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There's a Bear in Your Fireplace

 

               How to live with your partners' “interesting” taste in art.


Just because you love someone, doesn't mean you agree on everything. Wasn't that brilliant? Isn't that an incredible insight?

There she is, completely enamored, totally engaged in a freshly encountered sculpture of glass and stone. You can see it in her eyes, that simple, beautiful recognition; that quiet, unfathomable communication. It's as if she's met a lovely part of herself. This art will add one more ingredient to a delicious presence she's been building in their home. The size is perfect for the table in the front hallway, the colors will work in an interesting way, the price is doable. There's only one small … make that medium problem: him, the one who likes ketchup on chicken, the one who thinks plywood is interesting, the one who thinks Monet is french for money … the one she loves.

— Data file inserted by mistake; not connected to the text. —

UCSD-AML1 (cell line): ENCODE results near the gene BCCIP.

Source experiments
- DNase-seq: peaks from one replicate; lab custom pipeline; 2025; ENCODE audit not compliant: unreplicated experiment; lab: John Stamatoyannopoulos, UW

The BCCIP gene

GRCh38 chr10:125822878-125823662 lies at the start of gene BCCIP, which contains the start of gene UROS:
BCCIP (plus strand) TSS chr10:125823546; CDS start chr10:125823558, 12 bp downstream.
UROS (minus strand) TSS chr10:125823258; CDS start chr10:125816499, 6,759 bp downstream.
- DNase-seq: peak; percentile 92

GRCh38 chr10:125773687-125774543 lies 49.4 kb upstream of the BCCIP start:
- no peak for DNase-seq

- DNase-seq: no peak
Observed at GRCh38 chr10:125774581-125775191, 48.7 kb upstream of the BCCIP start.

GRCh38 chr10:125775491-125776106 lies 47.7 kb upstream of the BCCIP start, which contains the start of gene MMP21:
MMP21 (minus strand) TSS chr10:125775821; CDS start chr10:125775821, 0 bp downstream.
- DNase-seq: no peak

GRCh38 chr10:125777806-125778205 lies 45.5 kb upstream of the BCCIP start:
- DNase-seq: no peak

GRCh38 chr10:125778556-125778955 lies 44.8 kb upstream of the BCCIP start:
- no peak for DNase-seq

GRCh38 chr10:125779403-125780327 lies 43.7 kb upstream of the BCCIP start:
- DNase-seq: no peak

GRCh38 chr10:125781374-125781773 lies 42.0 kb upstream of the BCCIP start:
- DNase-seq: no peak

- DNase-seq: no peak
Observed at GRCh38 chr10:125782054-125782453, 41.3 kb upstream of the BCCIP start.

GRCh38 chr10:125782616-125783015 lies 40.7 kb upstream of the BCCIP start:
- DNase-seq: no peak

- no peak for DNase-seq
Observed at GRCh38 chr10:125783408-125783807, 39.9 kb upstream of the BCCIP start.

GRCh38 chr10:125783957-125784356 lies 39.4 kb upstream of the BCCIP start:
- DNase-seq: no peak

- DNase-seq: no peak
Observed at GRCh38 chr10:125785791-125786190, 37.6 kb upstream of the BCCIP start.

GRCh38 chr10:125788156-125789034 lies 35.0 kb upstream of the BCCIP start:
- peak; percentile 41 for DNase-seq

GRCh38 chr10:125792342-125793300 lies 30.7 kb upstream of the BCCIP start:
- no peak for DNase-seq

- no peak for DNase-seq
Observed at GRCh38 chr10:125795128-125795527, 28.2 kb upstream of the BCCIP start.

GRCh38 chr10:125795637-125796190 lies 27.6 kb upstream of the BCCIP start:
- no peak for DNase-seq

Across the gallery, he too has found his muse. A large painting, fireplace size, dark, bold, speaking of resolve, conquest and fortitude. A male grizzly, on a rock, next to a brook, somewhere deep into a vast range of towering shale-black mountains. A blood-warming testament to beauty and strength.

 

She sees a small trickle of adrenaline lighting her beloved's eyes and walks over to him, awash in a curious mixture of apprehension and amusement. “What is it with this guy and bears?!”, she whispers to herself. But there he is, all excited, in his subdued, manly kind of way — like he'd just washed his truck or got a new drill. There he is, her man, her friend. She squeezes his arm and thinks, “He likes bears on rocks, what are you gonna do?”